Joe Gores (born Joseph Nicholas Gores on December 25, 1931 in Rochester, Minnesota, USA) is an American mystery writer, known best for his novels and short stories set in San Francisco featuring the fictional "Dan Kearny and Associates" (the "DKA Files") a thinly-veiled private investigation firm fronting as a repo agency. He is also known for his novels Hammett (1975) (made into the film, Hammett (1982)), Spade & Archer: The Prequel to Dashiell Hammett's The Maltese Falcon (2009), and his Edgar Award winning or nominated works, such as A Time of Predators, 32 Cadillacs and Come Morning.
Gores is a three-time Edgar Award winner, and only one of two authors (the other being Donald Westlake) to receive the Edgar Awards in three separate categories: Best First Novel (for A Time of Predators (1969) - a story set in the San Francisco Bay Area about a Stanford professor who re-learns his military commando skills to go after a gang of juvenile thugs who raped his wife), Best Short Story ("Goodbye, Pops" (Dec. 1969) (Ellery Queen Mystery Magazine), and Best TV Series Segment (for a TV episode of Kojak he had written, "No Immunity for Murder" - Airdate Nov. 23, 1975). Gores has also won the Maltese Falcon Award (Japan's highest award in the mystery field), and was elected to the Mystery Writers of America. His novels 32 Cadillacs and Come Morning were also nominated for Best Novel Edgars. Interestingly enough, Gores and Donald Westlake wrote a chapter in each of their own respective books - Westlake's Drowned Hopes and Gores' 32 Cadillacs - having their characters being influenced by the same event. Gores has also written teleplays and screenplays for popular mystery-related shows including: Kojak, Magnum, P.I., Remington Steele, Columbo, T. J. Hooker, and Mickey Spillane's Mike Hammer.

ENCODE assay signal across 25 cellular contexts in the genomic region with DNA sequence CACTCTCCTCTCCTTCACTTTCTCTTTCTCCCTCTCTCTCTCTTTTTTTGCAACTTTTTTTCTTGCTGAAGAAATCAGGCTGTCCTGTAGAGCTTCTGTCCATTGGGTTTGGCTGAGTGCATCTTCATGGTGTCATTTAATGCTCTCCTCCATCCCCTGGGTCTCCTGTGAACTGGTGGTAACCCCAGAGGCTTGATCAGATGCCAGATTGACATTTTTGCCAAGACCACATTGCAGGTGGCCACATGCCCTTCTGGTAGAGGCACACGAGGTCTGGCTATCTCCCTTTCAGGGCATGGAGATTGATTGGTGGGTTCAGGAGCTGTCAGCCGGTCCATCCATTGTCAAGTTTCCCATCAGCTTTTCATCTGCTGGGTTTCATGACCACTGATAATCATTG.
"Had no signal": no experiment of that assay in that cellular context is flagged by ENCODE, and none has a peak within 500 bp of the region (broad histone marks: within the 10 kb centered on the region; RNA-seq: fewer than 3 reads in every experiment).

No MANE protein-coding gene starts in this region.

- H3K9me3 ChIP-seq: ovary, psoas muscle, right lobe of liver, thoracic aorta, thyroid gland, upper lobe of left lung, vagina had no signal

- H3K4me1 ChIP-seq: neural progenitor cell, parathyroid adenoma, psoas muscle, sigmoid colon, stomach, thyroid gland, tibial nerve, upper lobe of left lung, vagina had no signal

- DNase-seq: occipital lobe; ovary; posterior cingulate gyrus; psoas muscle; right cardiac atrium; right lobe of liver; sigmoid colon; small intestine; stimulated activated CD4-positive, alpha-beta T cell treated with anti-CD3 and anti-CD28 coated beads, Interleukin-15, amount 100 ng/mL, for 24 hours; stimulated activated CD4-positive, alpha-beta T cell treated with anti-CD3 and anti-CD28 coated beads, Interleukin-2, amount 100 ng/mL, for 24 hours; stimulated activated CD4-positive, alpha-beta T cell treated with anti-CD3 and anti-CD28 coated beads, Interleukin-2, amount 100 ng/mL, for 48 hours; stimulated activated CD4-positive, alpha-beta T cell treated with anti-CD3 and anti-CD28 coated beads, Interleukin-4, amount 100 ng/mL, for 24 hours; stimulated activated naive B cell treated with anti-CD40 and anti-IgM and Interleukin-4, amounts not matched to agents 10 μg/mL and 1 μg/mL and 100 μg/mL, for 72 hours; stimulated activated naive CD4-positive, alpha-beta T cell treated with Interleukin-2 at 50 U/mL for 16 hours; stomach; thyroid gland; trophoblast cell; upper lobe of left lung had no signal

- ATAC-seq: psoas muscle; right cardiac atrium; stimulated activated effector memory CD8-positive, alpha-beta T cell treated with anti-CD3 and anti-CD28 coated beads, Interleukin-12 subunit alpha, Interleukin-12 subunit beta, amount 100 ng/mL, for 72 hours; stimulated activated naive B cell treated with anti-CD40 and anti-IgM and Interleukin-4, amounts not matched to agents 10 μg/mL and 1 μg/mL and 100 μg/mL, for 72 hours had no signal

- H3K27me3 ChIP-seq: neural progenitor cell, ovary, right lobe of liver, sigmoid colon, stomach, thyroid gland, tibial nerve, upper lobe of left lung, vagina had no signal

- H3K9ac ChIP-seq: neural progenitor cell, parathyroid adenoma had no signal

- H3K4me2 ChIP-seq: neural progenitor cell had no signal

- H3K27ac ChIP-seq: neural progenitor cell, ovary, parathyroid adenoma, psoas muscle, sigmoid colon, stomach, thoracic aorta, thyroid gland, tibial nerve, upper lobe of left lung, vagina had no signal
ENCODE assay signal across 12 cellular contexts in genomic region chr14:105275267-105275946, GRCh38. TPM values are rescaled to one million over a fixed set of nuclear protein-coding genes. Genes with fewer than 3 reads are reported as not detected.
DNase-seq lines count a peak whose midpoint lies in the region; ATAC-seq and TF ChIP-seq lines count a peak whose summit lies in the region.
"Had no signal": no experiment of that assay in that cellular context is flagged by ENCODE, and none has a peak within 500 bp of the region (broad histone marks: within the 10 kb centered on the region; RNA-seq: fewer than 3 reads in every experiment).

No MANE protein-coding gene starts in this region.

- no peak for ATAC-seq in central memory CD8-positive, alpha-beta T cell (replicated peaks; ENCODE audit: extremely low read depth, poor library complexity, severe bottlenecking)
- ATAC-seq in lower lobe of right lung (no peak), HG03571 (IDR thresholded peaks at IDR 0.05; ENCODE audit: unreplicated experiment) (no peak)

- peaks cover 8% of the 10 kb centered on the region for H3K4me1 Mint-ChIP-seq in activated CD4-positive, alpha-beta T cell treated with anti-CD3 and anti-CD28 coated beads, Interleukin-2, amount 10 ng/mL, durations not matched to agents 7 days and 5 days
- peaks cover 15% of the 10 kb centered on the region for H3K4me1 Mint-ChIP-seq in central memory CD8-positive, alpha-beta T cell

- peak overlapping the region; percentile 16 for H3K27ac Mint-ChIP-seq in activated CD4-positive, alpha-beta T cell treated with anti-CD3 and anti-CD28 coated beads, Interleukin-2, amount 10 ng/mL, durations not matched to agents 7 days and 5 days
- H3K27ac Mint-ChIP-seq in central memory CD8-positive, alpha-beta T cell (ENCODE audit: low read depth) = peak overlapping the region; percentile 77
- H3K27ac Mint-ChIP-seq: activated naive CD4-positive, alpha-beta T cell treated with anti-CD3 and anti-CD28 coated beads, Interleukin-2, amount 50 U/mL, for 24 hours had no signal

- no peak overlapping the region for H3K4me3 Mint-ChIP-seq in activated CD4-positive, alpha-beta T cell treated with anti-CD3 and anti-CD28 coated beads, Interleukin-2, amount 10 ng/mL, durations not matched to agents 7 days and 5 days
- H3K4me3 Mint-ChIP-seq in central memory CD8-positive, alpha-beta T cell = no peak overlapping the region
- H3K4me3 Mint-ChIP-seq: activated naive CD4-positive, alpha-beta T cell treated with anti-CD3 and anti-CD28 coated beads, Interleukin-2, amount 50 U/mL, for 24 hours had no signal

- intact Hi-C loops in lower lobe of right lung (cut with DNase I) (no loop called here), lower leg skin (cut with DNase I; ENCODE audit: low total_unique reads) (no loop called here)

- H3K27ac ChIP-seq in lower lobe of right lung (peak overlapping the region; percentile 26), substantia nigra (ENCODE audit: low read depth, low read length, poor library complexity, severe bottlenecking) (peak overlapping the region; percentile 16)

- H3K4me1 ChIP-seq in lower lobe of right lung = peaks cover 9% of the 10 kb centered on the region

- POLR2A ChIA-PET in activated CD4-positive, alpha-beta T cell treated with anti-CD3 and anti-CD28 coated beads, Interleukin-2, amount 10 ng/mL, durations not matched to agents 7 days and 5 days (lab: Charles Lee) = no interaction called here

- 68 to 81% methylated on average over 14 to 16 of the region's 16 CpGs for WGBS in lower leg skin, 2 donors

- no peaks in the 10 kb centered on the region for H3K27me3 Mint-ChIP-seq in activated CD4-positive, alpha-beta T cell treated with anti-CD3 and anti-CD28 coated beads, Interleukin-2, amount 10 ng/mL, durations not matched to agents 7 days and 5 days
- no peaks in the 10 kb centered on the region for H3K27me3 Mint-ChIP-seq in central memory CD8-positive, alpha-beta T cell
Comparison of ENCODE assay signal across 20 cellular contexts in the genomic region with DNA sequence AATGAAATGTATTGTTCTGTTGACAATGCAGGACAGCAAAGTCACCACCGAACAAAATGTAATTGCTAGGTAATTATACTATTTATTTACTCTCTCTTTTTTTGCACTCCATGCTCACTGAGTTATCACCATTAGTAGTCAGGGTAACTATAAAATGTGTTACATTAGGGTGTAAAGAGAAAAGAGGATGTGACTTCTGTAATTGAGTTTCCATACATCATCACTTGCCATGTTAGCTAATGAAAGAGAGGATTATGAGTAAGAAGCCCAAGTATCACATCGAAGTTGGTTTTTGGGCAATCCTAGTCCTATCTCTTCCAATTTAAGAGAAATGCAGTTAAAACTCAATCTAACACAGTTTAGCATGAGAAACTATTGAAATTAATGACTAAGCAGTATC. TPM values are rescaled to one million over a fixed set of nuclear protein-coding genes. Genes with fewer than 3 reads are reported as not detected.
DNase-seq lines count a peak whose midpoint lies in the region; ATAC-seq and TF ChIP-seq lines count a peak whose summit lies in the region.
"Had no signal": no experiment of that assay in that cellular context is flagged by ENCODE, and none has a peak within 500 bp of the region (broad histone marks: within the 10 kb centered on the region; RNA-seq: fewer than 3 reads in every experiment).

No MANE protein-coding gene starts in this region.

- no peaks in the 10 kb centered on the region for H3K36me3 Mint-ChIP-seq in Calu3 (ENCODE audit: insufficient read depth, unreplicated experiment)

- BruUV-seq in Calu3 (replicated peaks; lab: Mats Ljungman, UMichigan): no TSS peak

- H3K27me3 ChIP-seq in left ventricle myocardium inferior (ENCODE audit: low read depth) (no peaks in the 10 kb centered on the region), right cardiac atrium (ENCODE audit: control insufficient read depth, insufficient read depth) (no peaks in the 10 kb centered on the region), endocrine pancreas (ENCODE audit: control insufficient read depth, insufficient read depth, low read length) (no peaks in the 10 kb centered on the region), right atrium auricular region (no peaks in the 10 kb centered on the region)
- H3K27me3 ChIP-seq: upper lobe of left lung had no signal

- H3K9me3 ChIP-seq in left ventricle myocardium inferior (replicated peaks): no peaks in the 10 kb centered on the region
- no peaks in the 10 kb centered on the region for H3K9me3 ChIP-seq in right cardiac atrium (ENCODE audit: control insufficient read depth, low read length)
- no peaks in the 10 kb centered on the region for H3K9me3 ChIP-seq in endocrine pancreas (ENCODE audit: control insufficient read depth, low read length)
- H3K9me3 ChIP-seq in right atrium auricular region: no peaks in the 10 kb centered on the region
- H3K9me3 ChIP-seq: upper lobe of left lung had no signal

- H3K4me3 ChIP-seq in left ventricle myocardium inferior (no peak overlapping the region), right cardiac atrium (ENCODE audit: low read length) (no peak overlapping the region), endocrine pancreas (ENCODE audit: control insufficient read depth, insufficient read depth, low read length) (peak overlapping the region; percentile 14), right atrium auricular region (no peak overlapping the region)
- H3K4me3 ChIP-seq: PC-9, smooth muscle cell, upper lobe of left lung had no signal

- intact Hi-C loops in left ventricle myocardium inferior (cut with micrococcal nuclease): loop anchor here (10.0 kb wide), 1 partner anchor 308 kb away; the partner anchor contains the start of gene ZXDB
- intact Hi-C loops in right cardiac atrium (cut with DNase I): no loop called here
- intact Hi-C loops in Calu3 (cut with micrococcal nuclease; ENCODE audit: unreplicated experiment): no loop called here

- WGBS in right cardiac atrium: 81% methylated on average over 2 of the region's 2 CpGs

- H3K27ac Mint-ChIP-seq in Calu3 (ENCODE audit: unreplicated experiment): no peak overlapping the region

Gores currently lives in the San Francisco Bay Area and is a longtime resident. He obtained a degree in English Literature from Notre Dame University and received a Masters degree, also in English Literature, from Stanford University in 1961. Gores has also worked for twelve years as a real private investigator and as a repo man in San Francisco, among other stints as a truck driver, logger, assistant motel manager and an English teacher at a boy's school in Kenya. According to thrillingdetective.com: "He has often relied on his former occupations, particularly his stint as a private eye, to lend an air of authenticity to his work, blasting through the 'glamour' of detective work, [and] showing the drudgery and grunt work of detection."